I am like many women. Part of the baby boomer generation, I am now at an age where I have an elderly parent. There are difficult decisions to be made. Conversations to have that are not easy.
My mom's recent emergency admittance to the hospital and the procedure to put in a temporary stent to bypass an extremely large bile duct stone was a wake up call. The first questions were "does anyone have a medical power of attorney?" and "does she have a living will?". Hmmmm!!! No to the first question and she has lost it to the second question.
My mom will be turning 90 years old in August, and tomorrow I will be driving her up to Indianapolis to have electrohydraulic lithotripsy. They will hopefully be able to blast that stone away and have her feeling like her old self again. But, because of her age, it is a risky procedure. So, I knew it was time to have some difficult conversations. Time to prepare for what my mom wants to happen at the end of her life and what I need to have in order to help her.
So yesterday we spent nine hours taking care of the important things. Believe me we were both physically, emotionally , and mentally drained at the end of the day.
Here are some of the things we did.
Visited her attorney. He is an old family friend who grew up next door to me, which made things easier. He updated her will, drew up a general power of attorney, and a had her sign a new living will. He also gave us some advice and a referral to an elder care attorney.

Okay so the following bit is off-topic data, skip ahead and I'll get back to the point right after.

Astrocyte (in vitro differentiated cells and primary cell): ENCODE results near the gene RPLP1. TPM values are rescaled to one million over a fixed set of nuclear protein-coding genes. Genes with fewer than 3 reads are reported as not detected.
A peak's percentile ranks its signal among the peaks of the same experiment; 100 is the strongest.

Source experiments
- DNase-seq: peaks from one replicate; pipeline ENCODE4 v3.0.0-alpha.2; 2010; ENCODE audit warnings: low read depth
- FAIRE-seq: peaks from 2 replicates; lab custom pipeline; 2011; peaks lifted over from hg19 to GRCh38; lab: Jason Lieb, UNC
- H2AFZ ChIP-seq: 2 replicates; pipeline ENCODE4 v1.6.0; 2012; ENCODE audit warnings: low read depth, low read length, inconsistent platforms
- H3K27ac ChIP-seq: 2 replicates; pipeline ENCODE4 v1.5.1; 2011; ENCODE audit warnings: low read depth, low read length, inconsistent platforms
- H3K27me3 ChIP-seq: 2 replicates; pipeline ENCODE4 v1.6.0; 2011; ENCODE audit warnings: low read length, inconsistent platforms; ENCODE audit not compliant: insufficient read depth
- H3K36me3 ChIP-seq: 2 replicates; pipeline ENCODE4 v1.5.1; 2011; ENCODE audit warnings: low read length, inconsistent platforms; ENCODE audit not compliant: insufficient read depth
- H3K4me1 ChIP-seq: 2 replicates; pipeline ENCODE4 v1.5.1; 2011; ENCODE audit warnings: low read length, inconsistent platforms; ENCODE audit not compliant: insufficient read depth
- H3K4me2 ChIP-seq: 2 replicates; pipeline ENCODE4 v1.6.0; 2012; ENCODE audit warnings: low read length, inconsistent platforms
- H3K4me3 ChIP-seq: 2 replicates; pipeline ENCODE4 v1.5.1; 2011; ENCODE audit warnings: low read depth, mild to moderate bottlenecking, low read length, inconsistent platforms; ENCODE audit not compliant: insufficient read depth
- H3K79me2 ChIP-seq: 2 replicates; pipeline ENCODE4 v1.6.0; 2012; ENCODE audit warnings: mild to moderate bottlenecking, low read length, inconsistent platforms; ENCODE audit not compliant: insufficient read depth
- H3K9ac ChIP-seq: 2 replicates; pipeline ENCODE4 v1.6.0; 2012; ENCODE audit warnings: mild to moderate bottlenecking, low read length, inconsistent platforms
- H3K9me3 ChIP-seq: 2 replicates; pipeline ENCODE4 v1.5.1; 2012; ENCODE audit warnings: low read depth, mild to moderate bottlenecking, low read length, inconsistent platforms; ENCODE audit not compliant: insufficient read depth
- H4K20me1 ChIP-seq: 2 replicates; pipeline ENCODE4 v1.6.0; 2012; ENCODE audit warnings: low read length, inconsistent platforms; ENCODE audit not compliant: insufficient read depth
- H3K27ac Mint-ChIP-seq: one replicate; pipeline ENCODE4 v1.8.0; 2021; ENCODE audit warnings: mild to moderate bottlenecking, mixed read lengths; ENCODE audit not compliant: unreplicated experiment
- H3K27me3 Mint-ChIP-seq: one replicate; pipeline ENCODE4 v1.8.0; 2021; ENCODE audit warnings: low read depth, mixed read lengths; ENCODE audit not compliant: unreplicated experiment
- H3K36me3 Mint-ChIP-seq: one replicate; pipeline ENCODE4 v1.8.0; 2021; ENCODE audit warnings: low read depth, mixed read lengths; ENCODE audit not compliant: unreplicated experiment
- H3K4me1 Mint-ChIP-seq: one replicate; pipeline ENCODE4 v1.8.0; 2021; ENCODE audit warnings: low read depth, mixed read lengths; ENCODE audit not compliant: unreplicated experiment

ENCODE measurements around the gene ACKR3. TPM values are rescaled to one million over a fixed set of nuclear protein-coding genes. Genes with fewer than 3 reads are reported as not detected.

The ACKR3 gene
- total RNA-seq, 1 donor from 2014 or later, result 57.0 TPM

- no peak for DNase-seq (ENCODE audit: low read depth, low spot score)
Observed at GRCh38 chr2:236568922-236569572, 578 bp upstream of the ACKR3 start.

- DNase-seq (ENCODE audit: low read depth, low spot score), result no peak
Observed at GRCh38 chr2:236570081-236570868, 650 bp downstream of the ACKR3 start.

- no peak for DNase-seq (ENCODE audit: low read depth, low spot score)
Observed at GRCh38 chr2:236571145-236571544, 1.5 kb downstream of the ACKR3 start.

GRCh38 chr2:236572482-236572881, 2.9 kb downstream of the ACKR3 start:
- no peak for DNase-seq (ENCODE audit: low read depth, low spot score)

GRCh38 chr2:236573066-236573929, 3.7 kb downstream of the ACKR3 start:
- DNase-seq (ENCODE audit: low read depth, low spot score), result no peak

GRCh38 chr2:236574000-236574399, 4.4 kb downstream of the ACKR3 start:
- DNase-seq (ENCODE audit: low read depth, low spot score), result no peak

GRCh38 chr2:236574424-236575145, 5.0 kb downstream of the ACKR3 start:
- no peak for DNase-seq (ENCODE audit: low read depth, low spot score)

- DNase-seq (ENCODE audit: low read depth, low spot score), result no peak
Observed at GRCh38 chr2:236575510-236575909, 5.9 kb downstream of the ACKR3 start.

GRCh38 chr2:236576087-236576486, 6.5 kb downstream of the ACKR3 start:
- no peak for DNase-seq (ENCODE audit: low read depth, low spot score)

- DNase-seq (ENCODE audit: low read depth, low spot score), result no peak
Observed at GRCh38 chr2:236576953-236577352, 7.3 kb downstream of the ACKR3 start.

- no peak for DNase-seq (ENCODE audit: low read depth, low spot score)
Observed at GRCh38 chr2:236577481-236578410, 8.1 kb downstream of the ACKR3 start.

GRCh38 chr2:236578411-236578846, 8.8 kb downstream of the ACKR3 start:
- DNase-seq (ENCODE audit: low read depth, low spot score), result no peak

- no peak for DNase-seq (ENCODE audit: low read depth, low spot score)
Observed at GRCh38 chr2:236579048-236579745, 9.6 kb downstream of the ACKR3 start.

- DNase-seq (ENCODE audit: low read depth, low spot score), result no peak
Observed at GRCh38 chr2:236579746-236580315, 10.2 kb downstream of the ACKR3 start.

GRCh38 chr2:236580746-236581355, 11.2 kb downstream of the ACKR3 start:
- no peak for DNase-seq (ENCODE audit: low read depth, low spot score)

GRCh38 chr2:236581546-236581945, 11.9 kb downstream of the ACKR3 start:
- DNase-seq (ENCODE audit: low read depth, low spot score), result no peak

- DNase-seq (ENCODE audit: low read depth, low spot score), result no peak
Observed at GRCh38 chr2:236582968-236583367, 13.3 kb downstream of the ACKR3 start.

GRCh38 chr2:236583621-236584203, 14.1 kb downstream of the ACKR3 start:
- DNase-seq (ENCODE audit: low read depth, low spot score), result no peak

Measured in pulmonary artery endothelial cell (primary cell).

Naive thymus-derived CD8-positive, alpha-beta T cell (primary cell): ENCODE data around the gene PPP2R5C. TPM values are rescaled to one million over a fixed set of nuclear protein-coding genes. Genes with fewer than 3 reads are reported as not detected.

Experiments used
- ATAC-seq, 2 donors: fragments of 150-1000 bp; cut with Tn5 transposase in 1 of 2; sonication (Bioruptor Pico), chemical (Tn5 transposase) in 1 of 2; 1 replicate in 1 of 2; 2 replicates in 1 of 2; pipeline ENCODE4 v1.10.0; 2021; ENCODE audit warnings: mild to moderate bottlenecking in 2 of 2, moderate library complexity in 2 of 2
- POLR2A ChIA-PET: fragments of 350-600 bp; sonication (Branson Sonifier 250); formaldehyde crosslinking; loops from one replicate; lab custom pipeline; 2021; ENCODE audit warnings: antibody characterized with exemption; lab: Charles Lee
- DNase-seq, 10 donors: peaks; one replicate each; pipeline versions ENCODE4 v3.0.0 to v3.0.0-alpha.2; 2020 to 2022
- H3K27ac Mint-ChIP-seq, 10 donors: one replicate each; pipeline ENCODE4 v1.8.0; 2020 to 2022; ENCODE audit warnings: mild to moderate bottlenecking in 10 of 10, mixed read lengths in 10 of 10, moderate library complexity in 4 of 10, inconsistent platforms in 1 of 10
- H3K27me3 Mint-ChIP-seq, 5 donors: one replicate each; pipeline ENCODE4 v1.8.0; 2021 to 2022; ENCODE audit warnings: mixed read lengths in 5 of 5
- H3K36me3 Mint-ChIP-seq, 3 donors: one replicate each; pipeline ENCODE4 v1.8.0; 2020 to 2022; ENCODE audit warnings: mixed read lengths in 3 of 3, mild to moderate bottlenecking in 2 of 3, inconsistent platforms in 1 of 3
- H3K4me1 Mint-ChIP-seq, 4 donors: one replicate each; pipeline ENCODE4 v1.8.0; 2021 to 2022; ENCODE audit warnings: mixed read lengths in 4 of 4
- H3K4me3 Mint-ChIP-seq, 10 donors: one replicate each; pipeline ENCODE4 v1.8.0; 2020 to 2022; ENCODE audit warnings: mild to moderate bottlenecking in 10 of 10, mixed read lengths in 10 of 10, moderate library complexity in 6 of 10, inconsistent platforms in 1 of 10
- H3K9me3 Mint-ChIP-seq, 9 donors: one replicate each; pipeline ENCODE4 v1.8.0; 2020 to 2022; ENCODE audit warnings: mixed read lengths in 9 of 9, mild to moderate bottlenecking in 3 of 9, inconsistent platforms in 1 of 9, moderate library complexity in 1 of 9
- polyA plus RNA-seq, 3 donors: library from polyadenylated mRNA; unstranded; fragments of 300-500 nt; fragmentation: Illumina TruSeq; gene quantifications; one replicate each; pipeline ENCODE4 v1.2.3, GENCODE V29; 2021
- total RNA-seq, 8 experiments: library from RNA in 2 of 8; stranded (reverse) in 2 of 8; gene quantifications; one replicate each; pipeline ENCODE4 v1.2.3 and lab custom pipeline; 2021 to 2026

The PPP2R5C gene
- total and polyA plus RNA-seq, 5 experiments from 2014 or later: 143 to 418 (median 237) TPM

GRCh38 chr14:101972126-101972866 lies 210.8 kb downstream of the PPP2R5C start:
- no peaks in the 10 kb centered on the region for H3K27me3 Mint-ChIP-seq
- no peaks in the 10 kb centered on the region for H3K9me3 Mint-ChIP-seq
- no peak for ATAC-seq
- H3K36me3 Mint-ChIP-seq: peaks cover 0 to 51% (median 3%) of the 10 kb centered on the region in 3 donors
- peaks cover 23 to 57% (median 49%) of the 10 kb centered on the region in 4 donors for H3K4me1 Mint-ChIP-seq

Met with her personal banker. We added my name to her account so that I am able to write checks for her if she is unable. We added my name to her lock box and then went through the lock box, removing old unnecessary papers and adding the new ones from the attorney.
We then made the most difficult stop of the day. We went to the funeral home to prearrange her funeral and to take care of the expenses.
I am the go to person for mom. I am the primary executrix of her will and the first decision maker on her living will. These are not things to take on lightly, but I know that my mom needs to know that someone is there for her.
I know that there are many others of you who are facing these same conversations and decisions. Even though it is a difficult process, it is a relief to get these things taken care of. I think that it is also a relief for the elderly parent. I know that my mom and I can now go to Indianapolis tomorrow feeling that sense of relief and looking forward to what I hope are many more years together.